The Revolution of Farming

Thousands of year ago, humans started farming to grow their own food. Humans started with wheat and barley as their first crops. Since then curiosity and technology has brought us so far in the fields of farming. At first, the recognition of soil was required to grow a particular crop. Then different crops came in, climates and seasons for particular crops were discovered along with appropriate regions. Slowly and steadily man has come a long way in the agricultural domain.

When all the discoveries of plants, climates, seasons, soils etc  was over, then came the question of efficiency and environmental balance. At first there was no population concerns or deforestation warnings which led to uneven cutting of forests and using it to cultivate crops. Soon these habits resulted in harmful impacts on the climate and environment. Hence humans learned that uneven cutting of trees led to soil erosion, change in climate and defertilisation of land. This lead to building of proper plans on how to create new farm lands without affecting any of the environment elements. The modern plans on even distribution of land led to restoration of balance of nature, soil erosion was reduced and climate change was controlled. But the story doesn’t end here. These happened when there was room for experimentation and there was time for making mistakes. The food demand wasn’t high and loss of crops didn’t affect the hunger of whole mankind.

We are now facing serious threat of shortage of food due to overpopulation. Even at today’s  food cultivation, we are hardly able to feed the six continents. In the next 30 years, with the current birth rate the population will reach 9.6 billion. This will lead to 21% shortage of food with today’s cultivation rate. Proper management of fertilizers, ample water distribution, and advanced plowing machines are just not enough to reach the goals of 21% food shortage. Necessity is the mother of invention. The fear of 21% shortage of food made scientists, agriculturists and many more, work on the topic of Precision Agriculture. Precision Agriculture is the newbie terminology echoing the world of agriculture in these days. But what is the depth of this terminology and how far can it help us is still in prototype or discussion stage.

What is Precision Agriculture?


Precision Agriculture as its name says focuses precisely on every aspect of agriculture, right from soil sampling to harvesting of farms.The image above shows every aspect that precision agriculture covers. Data plays a major role in guiding the whole precision agriculture procedure. Drones with GPS capabilities are used to take images of the whole plot. Digital Soil Map is formed using those images which helps in forming proper plans for proper plants to plant, water drainage system etc.  IR or SWIR images are taken of the whole farm after plantation and then all the images are mapped into one image with the help of mosaicing and 3D mapping. After that NDVI(Normalized Differential Vegetation Index) map is formulated out of the 3D map formed. NDVI maps are used to detect the health of the plants.


The above image shows the RGB image of wheat crop and equivalent NDVI image which shows the crop health. The amount of green content shows how healthy the plants are.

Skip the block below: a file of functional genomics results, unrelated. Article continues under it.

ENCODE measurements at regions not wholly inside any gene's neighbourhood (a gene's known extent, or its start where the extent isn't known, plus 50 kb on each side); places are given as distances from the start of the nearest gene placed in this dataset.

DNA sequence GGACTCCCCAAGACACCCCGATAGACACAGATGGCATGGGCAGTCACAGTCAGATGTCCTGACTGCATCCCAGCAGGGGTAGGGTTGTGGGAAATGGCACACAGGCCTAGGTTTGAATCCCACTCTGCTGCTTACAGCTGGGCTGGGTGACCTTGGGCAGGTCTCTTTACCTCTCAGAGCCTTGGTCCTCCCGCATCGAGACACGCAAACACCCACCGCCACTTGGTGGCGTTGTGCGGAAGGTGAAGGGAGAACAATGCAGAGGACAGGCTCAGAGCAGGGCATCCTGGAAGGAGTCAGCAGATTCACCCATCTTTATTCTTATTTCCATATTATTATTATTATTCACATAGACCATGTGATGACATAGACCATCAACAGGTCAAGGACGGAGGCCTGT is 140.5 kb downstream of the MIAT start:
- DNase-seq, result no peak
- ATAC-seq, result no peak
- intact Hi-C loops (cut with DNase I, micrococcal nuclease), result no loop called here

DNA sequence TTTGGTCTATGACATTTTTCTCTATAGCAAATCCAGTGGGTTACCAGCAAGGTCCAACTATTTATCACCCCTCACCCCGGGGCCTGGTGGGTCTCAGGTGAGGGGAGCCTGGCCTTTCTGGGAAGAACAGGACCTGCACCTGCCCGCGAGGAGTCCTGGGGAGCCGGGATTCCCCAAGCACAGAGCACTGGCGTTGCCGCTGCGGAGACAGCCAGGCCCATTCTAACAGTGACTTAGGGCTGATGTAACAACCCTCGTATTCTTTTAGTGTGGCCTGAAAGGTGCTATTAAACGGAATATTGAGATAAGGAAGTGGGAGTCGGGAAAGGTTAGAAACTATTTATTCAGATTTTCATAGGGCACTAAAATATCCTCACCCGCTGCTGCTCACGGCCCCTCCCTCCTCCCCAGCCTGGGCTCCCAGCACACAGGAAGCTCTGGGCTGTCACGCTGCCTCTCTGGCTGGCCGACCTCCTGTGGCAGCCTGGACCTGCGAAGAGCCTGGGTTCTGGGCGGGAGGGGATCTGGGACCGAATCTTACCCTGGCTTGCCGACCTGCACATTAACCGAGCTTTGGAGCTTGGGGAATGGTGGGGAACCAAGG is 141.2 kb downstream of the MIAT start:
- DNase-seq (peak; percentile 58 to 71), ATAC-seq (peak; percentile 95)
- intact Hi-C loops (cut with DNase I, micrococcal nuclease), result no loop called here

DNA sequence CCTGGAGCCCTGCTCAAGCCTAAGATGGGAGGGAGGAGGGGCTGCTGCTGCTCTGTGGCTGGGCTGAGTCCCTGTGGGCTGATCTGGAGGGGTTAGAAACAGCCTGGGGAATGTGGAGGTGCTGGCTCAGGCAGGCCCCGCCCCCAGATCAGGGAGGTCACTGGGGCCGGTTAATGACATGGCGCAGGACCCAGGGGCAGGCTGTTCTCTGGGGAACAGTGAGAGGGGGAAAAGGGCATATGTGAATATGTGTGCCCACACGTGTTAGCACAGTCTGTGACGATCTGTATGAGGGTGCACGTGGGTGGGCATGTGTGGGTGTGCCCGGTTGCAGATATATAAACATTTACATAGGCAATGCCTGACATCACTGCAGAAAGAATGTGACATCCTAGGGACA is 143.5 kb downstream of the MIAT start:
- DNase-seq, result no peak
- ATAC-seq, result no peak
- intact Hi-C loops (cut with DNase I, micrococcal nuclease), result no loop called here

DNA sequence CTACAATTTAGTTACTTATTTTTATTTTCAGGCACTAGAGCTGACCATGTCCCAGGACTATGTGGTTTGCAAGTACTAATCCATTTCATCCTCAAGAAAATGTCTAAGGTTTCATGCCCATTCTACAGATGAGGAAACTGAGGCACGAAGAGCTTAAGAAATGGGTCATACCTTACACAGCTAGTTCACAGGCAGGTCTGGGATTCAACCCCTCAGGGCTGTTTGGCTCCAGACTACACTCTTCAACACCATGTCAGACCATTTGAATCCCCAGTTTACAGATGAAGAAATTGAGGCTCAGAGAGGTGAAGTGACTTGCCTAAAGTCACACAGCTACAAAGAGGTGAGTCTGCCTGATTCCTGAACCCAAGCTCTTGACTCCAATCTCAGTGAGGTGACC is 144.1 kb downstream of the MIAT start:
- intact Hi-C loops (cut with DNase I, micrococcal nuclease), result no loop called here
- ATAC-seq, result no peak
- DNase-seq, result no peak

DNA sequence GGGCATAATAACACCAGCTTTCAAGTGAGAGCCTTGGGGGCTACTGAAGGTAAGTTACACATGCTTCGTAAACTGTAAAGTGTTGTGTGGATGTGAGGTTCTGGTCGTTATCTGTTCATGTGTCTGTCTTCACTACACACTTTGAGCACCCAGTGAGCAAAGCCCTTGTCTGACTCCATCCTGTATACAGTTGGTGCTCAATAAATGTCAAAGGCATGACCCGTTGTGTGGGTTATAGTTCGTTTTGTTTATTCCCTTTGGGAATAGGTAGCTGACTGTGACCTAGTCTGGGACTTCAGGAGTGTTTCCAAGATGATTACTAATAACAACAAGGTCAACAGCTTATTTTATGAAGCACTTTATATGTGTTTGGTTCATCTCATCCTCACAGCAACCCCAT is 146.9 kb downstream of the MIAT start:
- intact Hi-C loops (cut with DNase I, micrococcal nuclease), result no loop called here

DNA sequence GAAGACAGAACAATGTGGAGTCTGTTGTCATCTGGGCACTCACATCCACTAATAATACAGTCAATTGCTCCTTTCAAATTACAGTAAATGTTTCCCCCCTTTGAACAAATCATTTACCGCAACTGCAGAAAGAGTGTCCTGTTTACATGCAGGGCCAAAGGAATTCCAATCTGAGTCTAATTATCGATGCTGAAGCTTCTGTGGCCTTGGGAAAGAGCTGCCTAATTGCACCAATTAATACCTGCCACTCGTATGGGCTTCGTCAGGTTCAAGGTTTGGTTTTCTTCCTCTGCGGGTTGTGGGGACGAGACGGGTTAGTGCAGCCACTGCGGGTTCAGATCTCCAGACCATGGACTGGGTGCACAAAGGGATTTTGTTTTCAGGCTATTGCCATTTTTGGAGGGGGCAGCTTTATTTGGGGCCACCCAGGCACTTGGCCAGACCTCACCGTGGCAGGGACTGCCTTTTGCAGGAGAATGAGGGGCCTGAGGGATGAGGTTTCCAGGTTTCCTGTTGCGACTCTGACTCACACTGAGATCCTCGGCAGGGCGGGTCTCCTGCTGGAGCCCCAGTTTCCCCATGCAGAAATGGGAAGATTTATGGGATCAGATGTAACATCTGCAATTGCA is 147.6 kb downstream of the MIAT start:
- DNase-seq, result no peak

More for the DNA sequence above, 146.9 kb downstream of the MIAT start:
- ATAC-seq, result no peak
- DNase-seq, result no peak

Using the NDVI map, pesticide or fertilizer amount is calculated for different parts of the farm. The areas with less green patch, indicates crops with lower health and needs more amount of fertilizer spray. Similarly, the area with more green patch, indicates crop with better health and requires lower fertilizer spray. Hence all the data of amount fertilizer to be sprayed along with GPS coordinates is formulated. This data is fed into a ground vehicle which has GPS and a fertilizer control system embedded into it. This vehicle will be fed with the fertilizer data. Using this data, the ground vehicle will spray fertilizer exact amount of fertilizer in exact GPS coordinates. This  leads to efficient amount of fertilizer usage in appropriate location which leads to better yield. The whole procedure is repeated week after week to make the system more efficient.

The Precision Agriculture is in prototype stage everywhere. In India, farmers are very reluctant to accept any new technology. Being a certified agricultural country, the reluctant nature is highly unacceptable. India just launched its own GPS satellite, named IRNSS, which has increased triangulation efficiency less than 10m. Using the GPS coordinates in India will become even more accurate than before. There are companies in India who are providing NDVI map services using IR images. But anything above this is still in development stage or non-existent stage. Institutes such as IARI New Delhi , IIT Kharagpur etc are working on this project. ICAR tested Precision Agriculture technique on a farm in Coimbatore, Tamil Nadu. It resulted in a 30% increase in yield compared to normal techniques. This proved that the use of Precision Farming, which if multiplied can reach the 21% goal. But a lot of work has to be done before it can be given to farmers on easy to use basis. The equipment needs to be more optimized and user friendly, so that a farmer with little knowledge of technology can buy the product and use it to implement Precision Agriculture.


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